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Have your say on provincial and federal firearms policy

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From Alberta Government:

Albertans can now speak up about provincial firearms policy and the federal government’s “gun grab.”

Albertans are encouraged to share their opinions through an online survey and through two telephone town hall events being held on Nov. 17 and 23. Information on participating in these activities is available through the Alberta Firearms Advisory Committee website. Each town hall will be able to accommodate 1,000 people and will be filled on a first-come, first-served basis.

“The Government of Alberta is committed to protecting public safety and ensuring law-abiding firearms owners are respected. Recent legislation announced by the federal government would punish hard-working farmers, hunters and other lawful gun owners, while failing to address the true problem: the flow of illegal firearms throughout Canada from south of the border. Albertans must be heard, and these consultations will help Alberta’s government develop a responsible firearms-use policy that deters criminals without attacking law-abiding gun owners – and in turn free up the courts for serious matters.”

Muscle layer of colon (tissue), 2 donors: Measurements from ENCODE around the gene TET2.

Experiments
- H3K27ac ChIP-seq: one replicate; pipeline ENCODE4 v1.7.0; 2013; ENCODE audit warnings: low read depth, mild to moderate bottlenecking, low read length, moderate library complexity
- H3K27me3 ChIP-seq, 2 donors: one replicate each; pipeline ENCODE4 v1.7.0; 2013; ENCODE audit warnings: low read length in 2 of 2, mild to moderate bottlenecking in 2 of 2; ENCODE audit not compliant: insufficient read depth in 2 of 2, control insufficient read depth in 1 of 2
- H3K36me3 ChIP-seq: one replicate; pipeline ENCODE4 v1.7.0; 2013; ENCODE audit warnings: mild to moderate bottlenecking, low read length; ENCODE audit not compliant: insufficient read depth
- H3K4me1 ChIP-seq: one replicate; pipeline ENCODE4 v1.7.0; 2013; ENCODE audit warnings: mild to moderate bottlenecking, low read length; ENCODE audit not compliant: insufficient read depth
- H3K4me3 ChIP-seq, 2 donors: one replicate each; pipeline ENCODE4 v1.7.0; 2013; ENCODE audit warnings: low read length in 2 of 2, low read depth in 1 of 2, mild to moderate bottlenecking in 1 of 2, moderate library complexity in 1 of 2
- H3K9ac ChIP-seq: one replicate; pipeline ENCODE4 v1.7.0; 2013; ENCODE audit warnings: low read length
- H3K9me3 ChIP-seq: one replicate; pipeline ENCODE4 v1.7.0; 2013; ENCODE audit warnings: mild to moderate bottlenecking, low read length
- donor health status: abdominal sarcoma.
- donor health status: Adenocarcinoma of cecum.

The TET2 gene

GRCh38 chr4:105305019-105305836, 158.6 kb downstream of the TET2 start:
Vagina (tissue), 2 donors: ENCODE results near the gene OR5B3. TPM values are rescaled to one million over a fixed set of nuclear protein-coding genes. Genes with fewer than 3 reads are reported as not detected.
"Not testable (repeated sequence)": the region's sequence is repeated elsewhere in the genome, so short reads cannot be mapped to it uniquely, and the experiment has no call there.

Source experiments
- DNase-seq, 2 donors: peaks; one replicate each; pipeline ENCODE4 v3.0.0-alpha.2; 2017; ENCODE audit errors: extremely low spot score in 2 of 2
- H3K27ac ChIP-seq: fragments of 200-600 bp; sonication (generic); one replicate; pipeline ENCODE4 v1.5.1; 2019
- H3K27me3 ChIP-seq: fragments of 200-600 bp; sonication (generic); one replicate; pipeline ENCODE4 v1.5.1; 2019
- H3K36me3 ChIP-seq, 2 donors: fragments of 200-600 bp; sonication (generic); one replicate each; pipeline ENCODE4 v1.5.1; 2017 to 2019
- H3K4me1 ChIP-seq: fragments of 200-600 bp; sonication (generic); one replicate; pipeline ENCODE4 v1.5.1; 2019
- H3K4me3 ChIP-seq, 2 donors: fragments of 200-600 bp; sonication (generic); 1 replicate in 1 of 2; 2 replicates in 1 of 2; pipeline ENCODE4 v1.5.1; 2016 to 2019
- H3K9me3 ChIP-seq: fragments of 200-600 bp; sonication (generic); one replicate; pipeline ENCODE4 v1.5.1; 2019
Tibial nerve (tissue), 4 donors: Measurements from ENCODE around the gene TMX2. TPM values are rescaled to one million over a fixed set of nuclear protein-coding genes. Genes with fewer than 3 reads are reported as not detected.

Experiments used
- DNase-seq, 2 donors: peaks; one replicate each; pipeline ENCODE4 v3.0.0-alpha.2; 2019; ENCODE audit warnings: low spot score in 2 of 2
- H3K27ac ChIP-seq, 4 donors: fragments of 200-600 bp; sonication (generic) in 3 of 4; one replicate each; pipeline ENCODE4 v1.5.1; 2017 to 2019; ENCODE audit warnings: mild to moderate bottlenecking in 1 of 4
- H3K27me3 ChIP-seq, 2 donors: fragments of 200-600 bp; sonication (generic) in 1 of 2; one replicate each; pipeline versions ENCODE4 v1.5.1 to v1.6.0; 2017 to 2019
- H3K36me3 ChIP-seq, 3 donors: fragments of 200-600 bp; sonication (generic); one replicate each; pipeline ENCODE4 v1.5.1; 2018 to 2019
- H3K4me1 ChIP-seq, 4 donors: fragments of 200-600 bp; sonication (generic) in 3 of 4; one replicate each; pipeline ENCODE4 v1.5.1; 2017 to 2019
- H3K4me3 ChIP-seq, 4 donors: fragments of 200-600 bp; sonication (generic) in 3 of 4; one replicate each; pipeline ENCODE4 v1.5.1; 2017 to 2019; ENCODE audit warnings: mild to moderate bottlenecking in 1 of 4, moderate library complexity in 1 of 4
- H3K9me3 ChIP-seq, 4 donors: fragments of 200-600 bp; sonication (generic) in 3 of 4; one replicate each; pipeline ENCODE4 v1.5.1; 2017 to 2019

Kaycee Madu, Minister of Justice and Solicitor General

The Alberta Firearms Advisory Committee, chaired by Brooks-Medicine Hat MLA Michaela Glasgo, is examining the impact of the federal ban of more than 1,500 firearms. In light of this ban, the committee will consider how provincial firearms policies can best meet the needs of law-abiding Albertans. This work will support responsible gun owners, as will the establishment of a provincial firearms office and the appointment of a chief provincial firearms officer (CPFO).

An implementation team has been set up to oversee the transition to the provincial firearms office, and this winter they will begin a process to identify a suitable CPFO. The Chief Provincial Firearms Office will be operational next summer.

“This engagement will help the committee develop recommendations on how the province of Alberta can better assert itself in areas of provincial jurisdiction. Alberta’s long history of responsible firearms ownership by law-abiding citizens deserves respect; so do Albertans’ property rights. The committee will also make recommendations on how a Chief Provincial Firearms Officer can strengthen the administration of the firearms program to improve services for gun owners.”